Why Even Bulls Need to Rest: Market Caution Ahead | S&P500=5000

While our OHFG investment team has been decidedly positive and bullish for over 15 months, with the S&P 500 already nearing our in-print forecast of 5000 for 1h24, I feel compelled to throw up a yellow caution flag here. Yes, the markets can continue to move higher throughout the first half of 2024. Our team has publicly discussed 5150 to 5200 on the cash S&P 500 not being out of the question.  As discussed, numerous times the last 15 months, the markets, particularly the NASDAQ index, which is very heavily weighted to tech stocks, since the October 2022 lows, continue to follow the path of the great Dot.com internet run that spanned from October 1998 through late March 2000.  While others have shouted for market crashes, we didn’t that as likely at all and saw the setup as very positive including into late October 2023 low on the S&P 500 near 4100.  Which was so far, the last big buy as we have now rallied over 800 points.

At this point, I believe caution is warranted over the short term.  Bearish views, no? Caution, yes?  Hence the title of this week’s episode, Even bulls need to rest, usually in February.  Why? Let me step through a few of the reasons over the next couple of minutes. First an update of a few charts that most of my friends and business associates for over a year look at nod and move on from quickly.  First the overlay of the Nasdaq composite index, which is largely the large cap tech stocks, since October 2022 through Feb 2nd and the October 1998 through March 2000 top during the early internet build out excitement.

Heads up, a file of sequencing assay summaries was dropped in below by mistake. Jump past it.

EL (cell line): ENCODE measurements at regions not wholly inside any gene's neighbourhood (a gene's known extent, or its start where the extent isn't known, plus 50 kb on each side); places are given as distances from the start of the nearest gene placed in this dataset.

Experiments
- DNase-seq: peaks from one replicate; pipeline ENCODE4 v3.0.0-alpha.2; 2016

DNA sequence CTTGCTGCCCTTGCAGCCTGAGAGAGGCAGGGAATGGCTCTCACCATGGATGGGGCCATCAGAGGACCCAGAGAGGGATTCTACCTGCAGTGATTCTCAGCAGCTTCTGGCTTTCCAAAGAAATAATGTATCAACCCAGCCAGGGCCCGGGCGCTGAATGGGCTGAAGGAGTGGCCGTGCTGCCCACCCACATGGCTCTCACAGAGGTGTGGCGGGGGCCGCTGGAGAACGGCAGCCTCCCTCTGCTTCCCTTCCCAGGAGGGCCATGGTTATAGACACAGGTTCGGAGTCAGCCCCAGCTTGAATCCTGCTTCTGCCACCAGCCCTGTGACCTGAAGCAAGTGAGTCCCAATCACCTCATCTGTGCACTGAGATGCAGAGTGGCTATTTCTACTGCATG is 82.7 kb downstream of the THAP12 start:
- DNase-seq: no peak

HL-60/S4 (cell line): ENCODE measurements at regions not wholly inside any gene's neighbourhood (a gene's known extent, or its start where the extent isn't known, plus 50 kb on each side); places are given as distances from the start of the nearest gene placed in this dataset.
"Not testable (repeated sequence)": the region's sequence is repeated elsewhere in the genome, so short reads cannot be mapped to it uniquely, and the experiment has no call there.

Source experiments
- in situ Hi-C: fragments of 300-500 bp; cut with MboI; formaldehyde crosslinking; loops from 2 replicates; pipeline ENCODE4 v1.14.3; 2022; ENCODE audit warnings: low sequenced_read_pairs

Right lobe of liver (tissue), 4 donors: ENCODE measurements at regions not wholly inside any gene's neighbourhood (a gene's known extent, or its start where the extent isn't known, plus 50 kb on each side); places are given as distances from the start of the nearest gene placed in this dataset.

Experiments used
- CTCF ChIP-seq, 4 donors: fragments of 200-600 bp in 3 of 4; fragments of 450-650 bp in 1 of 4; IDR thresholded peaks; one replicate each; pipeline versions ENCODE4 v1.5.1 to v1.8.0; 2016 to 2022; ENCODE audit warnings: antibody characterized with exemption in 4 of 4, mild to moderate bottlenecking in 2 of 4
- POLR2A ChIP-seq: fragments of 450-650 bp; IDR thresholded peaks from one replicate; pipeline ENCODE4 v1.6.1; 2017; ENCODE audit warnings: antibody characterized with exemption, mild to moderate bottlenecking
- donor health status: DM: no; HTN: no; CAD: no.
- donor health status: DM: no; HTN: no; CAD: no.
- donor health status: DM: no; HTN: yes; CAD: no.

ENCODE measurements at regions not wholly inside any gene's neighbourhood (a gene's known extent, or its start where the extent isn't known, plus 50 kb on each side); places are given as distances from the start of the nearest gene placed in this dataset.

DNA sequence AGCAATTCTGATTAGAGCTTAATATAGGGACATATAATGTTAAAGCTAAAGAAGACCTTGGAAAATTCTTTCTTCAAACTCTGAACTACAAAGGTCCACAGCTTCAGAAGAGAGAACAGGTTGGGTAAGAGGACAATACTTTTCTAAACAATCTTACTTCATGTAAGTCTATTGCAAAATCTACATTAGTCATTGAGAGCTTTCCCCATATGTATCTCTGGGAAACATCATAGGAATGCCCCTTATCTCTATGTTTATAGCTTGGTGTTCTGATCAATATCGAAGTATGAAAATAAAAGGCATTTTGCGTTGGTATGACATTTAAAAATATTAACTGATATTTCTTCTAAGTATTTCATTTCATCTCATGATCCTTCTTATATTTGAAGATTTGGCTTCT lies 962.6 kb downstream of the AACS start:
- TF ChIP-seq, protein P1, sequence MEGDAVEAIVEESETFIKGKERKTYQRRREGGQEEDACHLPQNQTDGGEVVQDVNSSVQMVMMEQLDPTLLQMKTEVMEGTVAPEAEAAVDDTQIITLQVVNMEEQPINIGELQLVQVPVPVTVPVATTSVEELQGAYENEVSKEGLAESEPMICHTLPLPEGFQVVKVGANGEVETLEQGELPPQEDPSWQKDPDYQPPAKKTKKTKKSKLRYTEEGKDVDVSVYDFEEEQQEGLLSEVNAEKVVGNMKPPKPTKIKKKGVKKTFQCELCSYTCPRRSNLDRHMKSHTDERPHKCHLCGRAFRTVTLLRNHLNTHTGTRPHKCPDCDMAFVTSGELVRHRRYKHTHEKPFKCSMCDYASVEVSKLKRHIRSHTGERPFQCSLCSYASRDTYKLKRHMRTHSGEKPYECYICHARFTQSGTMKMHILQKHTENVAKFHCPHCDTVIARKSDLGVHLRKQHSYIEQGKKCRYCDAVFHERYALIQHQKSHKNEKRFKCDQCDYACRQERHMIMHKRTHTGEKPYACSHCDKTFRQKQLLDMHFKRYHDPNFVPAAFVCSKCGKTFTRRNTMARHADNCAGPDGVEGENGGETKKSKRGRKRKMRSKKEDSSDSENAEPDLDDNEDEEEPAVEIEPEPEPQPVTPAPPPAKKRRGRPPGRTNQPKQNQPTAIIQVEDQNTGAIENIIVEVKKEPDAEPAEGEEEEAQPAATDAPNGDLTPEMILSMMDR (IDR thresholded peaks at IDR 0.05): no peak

Graph: Nasdaq Composite Index

The overlay continues to be unbelievably tight.  Even to having a short term trading buy on the Nasdaq for MOC on Wednesday January 31st as the NASDAQ also pulled back in late Jan 2000 into a short term buy.

The S&P 500 overlay has diverged a bit in the last 2 weeks from early 2000 pattern and I’m pretty sure I know the reason. First here’s that updated chart.

Chart: The S&P 500 Index

It’s the index weights in the S&P 500.  Today those weights are even more skewed toward technology, communication, and growth stocks such as Amazon now than they were in 2000. Those groups accounted for nearly 35% of the S&P 500 at the peak of the Dot.com bubble in 2000 while right now, those groups and names are quickly approaching 45% in today’s market. With leadership in 2023 looking a lot like 2023, the S&P 500 did not pull back in late January.